Preserving The Urdu Language

Preserving The Urdu Language
Since coming to power in 2018, the present government has displayed a renewed vigour for restoring Pakistan’s national pride – be it in the form of promoting our purported ‘cultural’ values or preserving our national language. PM Imran Khan is also often seen making comments about preserving these national attributes.

A notification issued on June 3 by the Prime Minister Office read: “The prime minister has been pleased to desire that henceforth all the programmes events/ceremonies, arranged for the prime minister, shall be conducted in the national (Urdu) language.

The language issue again came into the limelight after the implementation of the Single National Curriculum (SNC) by the Punjab government. Initially three subjects – Social Studies, General Knowledge, and Islamic Studies – are to be taught in Urdu at the primary level.

While measures promoting the national language are commendable, the government should move more swiftly in fulfilling its constitutional mandate.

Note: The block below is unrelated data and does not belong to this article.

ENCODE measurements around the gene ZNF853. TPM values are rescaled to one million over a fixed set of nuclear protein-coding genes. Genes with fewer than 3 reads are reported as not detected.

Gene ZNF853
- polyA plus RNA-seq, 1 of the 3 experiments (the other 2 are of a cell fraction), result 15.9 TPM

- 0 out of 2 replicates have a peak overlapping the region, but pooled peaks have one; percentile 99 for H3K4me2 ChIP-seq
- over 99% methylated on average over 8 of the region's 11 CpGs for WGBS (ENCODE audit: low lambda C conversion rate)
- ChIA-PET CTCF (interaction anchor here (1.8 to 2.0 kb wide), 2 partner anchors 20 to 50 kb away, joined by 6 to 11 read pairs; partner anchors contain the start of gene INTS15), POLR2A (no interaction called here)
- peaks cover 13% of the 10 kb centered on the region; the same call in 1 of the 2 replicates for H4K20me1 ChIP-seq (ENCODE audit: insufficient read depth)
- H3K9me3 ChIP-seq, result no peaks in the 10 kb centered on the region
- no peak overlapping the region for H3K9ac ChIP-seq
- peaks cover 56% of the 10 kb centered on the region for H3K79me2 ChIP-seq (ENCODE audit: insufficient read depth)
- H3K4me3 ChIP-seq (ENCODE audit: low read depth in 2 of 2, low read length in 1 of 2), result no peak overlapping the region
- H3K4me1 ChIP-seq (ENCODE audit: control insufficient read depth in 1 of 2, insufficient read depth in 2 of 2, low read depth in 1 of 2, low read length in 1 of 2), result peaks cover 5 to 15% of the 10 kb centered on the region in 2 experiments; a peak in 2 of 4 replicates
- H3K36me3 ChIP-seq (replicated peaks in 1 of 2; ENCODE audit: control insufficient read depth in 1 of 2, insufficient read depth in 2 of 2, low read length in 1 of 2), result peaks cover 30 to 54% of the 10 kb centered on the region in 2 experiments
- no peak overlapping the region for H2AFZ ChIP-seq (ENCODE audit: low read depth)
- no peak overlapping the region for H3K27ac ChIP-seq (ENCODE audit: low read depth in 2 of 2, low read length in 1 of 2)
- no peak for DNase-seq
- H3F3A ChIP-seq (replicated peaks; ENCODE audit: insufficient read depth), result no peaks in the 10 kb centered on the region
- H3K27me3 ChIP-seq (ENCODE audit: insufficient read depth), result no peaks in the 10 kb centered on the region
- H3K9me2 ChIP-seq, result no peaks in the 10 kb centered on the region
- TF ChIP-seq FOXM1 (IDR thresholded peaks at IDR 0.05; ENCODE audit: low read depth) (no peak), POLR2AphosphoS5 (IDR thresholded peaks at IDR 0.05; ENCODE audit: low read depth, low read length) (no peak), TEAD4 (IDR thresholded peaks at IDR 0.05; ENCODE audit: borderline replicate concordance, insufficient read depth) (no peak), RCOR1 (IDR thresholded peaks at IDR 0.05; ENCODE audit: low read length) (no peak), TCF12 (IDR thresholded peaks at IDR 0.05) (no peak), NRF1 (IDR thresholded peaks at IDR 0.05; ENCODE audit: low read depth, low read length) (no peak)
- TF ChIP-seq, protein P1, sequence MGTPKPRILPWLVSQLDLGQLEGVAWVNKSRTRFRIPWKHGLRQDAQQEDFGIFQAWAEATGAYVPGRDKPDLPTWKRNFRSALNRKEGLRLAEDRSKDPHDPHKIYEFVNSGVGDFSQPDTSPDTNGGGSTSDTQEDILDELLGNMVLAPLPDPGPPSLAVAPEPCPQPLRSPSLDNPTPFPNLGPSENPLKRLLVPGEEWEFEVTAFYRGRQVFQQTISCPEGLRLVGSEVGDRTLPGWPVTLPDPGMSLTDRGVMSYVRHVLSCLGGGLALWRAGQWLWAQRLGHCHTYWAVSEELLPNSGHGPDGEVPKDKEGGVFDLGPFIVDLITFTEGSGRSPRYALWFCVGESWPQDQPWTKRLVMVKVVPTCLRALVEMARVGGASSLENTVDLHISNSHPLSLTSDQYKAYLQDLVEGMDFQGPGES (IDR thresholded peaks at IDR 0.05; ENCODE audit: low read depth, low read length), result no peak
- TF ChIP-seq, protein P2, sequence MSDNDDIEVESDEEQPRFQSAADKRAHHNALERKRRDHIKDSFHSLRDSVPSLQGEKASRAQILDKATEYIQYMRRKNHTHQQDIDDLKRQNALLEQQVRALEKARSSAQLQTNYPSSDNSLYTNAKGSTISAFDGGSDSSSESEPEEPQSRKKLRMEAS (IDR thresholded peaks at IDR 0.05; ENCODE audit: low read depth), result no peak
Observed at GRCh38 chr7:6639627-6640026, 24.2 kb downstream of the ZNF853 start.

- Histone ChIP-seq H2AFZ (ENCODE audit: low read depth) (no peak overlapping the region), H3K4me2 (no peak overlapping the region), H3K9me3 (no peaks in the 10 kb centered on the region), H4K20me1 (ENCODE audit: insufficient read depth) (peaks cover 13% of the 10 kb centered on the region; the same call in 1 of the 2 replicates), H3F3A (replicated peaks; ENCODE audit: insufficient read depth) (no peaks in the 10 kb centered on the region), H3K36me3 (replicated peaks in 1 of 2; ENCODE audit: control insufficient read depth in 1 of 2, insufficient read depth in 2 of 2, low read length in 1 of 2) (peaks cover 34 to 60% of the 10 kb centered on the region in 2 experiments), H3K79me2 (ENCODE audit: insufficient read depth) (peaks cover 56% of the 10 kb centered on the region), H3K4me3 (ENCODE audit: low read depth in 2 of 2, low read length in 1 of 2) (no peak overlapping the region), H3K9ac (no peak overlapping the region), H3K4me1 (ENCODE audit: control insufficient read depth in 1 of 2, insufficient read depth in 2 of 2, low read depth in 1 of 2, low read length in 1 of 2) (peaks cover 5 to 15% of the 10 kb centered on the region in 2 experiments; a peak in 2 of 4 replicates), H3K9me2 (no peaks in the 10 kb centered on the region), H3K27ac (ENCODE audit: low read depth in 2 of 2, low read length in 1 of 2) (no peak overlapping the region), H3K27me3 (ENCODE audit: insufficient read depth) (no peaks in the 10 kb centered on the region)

Article 251 of the constitution recognises Urdu as the national language, and mandates government to make arrangements for it to be used for official and other purposes.

A 2015 Supreme Court judgment also ordered the government to implement Urdu as an official language. It had given three months to translate all federal and provincial legislation in Urdu.

Even though some progress was made initially, the order was not fully implemented once it got run over by other pressing issues.
However, It was not the first time that the country’s top court had mandated the use of Urdu as an official language. Since the creation of Pakistan, similar orders have been passed by the top court multiple times.

If the government is serious about elevating Urdu’s status as a national language, it should start with fully implementing Supreme Court’s 2015 order. Unless something like that is done by the government, a mere change of language on book covers would not make much of a difference.

Farhan Mushtaq is a multimedia journalist. He has a master's degree in journalism from IBA-CEJ. Contact: